Skip to main content

Southwest Airlines Community

Traveling to Mexico

makenkizo
Explorer C

When is the cheapest time to fly to Mexico but still have great weather? Any particular events during those time, and would you recommend getting a guide?

9 REPLIES 9

Re: Traveling to Mexico

Willydave
Explorer B

The best weather in Mexico is during the dry season between December and March, when there is virtually no rain and the temperatures are pleasant. However, this is also the peak season, so you can expect higher prices and larger crowds. So I would you to visit in April, Flight prices tend to be cheaper during these months due to fewer tourists travelling. 

You can enjoy Feria Nacional de San Marcos  and National Hot Air balloon Festival during that time. 

Re: Traveling to Mexico

makenkizo
Explorer C

Thank you so much @Willydave ! April seems like the perfect time to visit. I have one issue visiting Mexico if ever, "No hablo español" and I've had very bad experience traveling to tourist destinations that I can't speak the language. Do you think I can survive without a tour guide? Although I still really prefer to have one.

Re: Traveling to Mexico

Willydave
Explorer B

If you are not comfortable with Spanish, getting a local guide is definitely worth it. Due to their extensive local expertise, tour guides are able offer an array of knowledge. Tour guides can also provide you with information about the views of the people regarding current events in their country and globally. You can therefore learn about some genuinely local views from them. I was looking for tour guide online and found this https://gowithguide.com/mexico/guides Be sure to check out the reviews before booking.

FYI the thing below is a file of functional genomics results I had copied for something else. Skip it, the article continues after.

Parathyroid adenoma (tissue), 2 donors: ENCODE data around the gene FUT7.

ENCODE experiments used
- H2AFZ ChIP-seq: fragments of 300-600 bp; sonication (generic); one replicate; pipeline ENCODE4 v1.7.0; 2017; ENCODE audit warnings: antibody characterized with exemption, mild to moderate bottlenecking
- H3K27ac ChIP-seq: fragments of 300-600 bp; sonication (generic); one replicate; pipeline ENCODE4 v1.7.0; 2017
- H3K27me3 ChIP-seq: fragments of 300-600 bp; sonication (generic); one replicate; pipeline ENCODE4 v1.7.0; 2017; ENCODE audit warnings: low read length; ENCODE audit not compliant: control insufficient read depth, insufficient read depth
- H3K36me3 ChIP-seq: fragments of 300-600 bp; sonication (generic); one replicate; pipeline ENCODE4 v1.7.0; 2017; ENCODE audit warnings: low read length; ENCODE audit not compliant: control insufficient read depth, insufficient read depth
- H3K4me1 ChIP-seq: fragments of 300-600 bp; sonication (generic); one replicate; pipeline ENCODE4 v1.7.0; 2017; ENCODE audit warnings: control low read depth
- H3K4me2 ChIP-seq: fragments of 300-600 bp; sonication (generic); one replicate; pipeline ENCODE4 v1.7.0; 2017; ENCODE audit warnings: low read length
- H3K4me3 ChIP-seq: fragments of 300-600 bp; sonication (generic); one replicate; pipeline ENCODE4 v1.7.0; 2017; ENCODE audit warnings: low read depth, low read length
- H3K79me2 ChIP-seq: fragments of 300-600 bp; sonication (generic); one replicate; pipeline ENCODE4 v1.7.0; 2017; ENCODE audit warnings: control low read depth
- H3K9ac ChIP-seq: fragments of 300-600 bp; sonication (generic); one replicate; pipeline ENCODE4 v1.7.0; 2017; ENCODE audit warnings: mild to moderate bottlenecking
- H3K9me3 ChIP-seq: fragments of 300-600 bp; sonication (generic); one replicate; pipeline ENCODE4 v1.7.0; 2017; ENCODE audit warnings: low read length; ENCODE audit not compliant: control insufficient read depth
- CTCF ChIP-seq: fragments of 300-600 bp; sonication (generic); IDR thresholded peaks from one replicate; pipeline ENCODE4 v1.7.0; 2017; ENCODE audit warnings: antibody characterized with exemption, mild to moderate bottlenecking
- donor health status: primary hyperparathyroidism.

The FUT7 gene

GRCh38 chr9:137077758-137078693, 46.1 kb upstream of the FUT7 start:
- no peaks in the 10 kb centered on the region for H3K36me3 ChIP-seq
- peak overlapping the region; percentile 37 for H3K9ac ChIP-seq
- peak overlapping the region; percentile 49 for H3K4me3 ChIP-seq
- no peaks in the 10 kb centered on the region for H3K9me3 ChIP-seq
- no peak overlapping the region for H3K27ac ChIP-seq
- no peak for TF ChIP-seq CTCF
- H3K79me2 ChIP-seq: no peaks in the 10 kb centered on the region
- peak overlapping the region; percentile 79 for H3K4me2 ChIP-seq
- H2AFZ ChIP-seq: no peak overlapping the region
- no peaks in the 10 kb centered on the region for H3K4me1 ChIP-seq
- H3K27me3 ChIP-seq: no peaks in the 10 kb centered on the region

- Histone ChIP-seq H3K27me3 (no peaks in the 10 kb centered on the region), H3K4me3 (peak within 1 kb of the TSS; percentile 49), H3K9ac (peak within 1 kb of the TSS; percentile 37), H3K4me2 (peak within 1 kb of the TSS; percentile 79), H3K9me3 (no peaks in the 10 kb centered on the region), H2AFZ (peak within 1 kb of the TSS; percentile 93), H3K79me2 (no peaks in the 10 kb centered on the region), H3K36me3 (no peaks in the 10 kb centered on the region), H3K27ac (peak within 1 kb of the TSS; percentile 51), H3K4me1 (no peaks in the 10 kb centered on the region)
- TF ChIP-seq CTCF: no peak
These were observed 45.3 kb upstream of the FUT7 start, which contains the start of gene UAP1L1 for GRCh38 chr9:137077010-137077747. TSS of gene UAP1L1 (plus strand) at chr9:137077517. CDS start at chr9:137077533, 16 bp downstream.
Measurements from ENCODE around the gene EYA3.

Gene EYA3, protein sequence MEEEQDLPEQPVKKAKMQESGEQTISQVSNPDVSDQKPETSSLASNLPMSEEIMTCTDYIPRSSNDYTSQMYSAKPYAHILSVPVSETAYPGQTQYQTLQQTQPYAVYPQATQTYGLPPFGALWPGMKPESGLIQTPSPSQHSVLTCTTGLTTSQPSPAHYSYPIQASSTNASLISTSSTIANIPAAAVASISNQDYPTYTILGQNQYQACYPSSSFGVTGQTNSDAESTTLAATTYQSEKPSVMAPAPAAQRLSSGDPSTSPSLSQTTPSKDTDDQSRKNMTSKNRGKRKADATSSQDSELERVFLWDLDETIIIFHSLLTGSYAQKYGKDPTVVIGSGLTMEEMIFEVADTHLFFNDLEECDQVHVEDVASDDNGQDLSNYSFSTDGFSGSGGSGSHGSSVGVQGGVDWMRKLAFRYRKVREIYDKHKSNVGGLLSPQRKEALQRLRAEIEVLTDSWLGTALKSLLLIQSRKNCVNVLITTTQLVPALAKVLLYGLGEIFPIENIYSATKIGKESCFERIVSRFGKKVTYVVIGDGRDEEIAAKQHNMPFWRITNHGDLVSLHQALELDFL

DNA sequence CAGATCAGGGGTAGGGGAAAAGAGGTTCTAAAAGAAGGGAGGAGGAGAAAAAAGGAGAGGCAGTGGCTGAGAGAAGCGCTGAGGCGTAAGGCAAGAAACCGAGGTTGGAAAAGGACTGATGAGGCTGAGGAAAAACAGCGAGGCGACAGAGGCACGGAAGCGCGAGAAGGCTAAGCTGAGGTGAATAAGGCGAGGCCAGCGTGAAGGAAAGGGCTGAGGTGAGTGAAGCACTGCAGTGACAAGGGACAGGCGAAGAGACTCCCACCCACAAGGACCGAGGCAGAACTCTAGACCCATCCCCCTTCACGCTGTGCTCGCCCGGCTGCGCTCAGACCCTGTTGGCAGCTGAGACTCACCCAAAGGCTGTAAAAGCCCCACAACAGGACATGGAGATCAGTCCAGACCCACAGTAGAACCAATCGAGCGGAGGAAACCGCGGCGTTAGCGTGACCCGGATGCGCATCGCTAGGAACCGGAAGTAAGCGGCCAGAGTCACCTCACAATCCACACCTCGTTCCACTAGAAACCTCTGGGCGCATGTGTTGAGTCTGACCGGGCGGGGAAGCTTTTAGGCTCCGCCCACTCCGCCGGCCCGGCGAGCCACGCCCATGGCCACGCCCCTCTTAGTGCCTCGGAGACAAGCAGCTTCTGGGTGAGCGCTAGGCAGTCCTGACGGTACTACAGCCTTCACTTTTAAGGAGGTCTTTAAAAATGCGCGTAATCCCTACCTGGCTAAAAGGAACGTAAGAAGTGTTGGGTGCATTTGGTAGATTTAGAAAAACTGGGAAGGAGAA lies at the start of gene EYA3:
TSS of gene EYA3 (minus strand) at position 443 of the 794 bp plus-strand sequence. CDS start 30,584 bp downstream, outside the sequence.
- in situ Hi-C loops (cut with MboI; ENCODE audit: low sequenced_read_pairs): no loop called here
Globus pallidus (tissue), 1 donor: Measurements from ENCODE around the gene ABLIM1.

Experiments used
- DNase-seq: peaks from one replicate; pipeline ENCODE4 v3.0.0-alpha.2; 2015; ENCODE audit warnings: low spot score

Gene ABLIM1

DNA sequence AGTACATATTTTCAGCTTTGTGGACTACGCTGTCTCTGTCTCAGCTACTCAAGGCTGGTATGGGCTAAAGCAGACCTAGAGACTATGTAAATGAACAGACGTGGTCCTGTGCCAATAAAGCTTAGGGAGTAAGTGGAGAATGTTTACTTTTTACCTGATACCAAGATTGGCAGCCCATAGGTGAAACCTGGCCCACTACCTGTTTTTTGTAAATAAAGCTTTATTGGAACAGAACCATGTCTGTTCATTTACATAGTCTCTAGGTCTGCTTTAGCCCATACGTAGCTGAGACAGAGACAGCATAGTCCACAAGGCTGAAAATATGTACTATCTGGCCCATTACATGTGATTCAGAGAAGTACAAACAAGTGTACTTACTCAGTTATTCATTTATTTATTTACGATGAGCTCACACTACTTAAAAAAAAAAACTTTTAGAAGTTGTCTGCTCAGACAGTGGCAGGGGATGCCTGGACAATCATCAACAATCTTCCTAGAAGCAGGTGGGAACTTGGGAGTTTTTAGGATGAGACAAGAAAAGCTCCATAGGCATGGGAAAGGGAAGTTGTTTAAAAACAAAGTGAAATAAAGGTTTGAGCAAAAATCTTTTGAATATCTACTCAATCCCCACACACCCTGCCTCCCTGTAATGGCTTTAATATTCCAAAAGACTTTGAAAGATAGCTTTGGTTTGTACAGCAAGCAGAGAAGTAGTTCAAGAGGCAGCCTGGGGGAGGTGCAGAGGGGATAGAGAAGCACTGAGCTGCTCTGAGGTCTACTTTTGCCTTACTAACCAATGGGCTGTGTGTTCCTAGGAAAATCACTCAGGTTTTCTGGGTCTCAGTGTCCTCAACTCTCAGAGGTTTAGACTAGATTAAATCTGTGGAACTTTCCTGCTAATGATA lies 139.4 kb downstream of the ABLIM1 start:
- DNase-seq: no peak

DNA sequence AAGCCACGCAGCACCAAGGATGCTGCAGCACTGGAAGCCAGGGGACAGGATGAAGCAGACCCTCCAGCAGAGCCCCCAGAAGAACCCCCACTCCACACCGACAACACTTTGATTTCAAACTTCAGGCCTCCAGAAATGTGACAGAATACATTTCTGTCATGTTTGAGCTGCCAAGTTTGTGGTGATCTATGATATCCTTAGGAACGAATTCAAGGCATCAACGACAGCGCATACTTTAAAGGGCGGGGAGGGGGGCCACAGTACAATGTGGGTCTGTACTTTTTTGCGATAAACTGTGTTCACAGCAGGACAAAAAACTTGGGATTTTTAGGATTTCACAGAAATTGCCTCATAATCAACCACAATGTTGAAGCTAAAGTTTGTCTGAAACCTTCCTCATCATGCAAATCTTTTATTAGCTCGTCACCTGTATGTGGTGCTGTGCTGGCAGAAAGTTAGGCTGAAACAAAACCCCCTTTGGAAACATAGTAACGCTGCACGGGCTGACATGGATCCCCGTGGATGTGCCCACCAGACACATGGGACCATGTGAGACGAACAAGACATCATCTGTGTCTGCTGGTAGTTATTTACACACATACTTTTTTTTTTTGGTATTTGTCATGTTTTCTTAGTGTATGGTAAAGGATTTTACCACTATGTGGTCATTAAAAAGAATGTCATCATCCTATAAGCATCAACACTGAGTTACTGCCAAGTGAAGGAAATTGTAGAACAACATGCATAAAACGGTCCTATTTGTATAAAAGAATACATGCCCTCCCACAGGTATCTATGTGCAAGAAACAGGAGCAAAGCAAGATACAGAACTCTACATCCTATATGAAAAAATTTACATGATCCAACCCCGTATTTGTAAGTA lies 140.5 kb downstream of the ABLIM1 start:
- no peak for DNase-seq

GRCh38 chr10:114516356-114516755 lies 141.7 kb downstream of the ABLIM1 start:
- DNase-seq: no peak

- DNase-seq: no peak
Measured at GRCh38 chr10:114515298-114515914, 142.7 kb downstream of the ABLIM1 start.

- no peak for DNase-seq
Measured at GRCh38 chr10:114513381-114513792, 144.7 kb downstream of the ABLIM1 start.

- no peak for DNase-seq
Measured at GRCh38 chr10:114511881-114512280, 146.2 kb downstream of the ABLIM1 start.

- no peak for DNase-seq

Re: Traveling to Mexico

makenkizo
Explorer C

@Willydave Thank you so much for the recommendation, I'll check them out! 🙂

 

@DancingDavidE Thank you for reassuring me and giving me data regarding flight safety. I've heard of it before but probably the influence of these movies are much greater 😄 I also heard accidents usually happens right after take off or during landing, these are the moments where I pray dearly for safety 🙂

 

Turbulence is also another thing that scares me but I've seen a pilot explaining that it is almost impossible to crash during turbulence but planes shaking like crazy will definitely scare anyone I believe 😄

 

Anyway, thank you for the additional information regarding the flights, I'll check them as well. 

Re: Traveling to Mexico

DancingDavidE
Aviator A

@makenkizo wrote:

@DancingDavidE Thank you for reassuring me and giving me data regarding flight safety. I've heard of it before but probably the influence of these movies are much greater 😄 I also heard accidents usually happens right after take off or during landing, these are the moments where I pray dearly for safety 🙂